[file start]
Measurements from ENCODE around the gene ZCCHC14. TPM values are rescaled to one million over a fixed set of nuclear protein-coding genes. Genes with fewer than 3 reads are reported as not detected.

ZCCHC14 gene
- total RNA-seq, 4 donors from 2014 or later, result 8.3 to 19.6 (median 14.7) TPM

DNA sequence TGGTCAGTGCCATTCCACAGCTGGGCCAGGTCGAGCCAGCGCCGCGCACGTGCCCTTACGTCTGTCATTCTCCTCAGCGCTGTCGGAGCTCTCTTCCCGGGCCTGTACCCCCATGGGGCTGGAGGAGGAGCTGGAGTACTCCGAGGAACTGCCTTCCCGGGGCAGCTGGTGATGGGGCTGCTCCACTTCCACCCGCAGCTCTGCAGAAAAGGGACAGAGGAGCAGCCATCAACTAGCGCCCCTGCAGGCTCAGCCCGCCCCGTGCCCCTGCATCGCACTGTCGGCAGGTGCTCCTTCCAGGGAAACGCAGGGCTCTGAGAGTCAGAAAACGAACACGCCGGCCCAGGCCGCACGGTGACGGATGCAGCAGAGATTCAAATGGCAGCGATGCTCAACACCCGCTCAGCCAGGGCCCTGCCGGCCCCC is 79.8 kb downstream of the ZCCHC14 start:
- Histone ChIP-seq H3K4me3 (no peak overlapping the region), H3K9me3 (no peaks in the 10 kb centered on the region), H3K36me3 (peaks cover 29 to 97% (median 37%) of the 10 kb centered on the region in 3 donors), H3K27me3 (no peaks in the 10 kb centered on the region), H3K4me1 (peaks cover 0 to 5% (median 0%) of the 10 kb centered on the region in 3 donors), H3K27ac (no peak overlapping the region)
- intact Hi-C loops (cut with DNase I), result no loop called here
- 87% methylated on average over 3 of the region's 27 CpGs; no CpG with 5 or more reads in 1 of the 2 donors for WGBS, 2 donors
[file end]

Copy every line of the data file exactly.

Measurements from ENCODE around the gene ZCCHC14. TPM values are rescaled to one million over a fixed set of nuclear protein-coding genes. Genes with fewer than 3 reads are reported as not detected.

ZCCHC14 gene
- total RNA-seq, 4 donors from 2014 or later, result 8.3 to 19.6 (median 14.7) TPM

DNA sequence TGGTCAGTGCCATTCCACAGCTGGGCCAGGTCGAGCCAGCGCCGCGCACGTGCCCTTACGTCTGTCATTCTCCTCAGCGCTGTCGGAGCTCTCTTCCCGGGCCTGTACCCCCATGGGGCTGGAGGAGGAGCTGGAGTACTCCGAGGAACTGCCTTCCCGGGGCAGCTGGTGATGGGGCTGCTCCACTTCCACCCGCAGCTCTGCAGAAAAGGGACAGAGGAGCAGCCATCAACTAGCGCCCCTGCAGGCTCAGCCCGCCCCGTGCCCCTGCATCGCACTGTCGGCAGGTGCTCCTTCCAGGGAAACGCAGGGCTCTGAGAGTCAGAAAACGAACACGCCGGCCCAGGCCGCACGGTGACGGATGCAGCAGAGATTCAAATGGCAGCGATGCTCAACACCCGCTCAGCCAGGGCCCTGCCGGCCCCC is 79.8 kb downstream of the ZCCHC14 start:
- Histone ChIP-seq H3K4me3 (no peak overlapping the region), H3K9me3 (no peaks in the 10 kb centered on the region), H3K36me3 (peaks cover 29 to 97% (median 37%) of the 10 kb centered on the region in 3 donors), H3K27me3 (no peaks in the 10 kb centered on the region), H3K4me1 (peaks cover 0 to 5% (median 0%) of the 10 kb centered on the region in 3 donors), H3K27ac (no peak overlapping the region)
- intact Hi-C loops (cut with DNase I), result no loop called here
- 87% methylated on average over 3 of the region's 27 CpGs; no CpG with 5 or more reads in 1 of the 2 donors for WGBS, 2 donors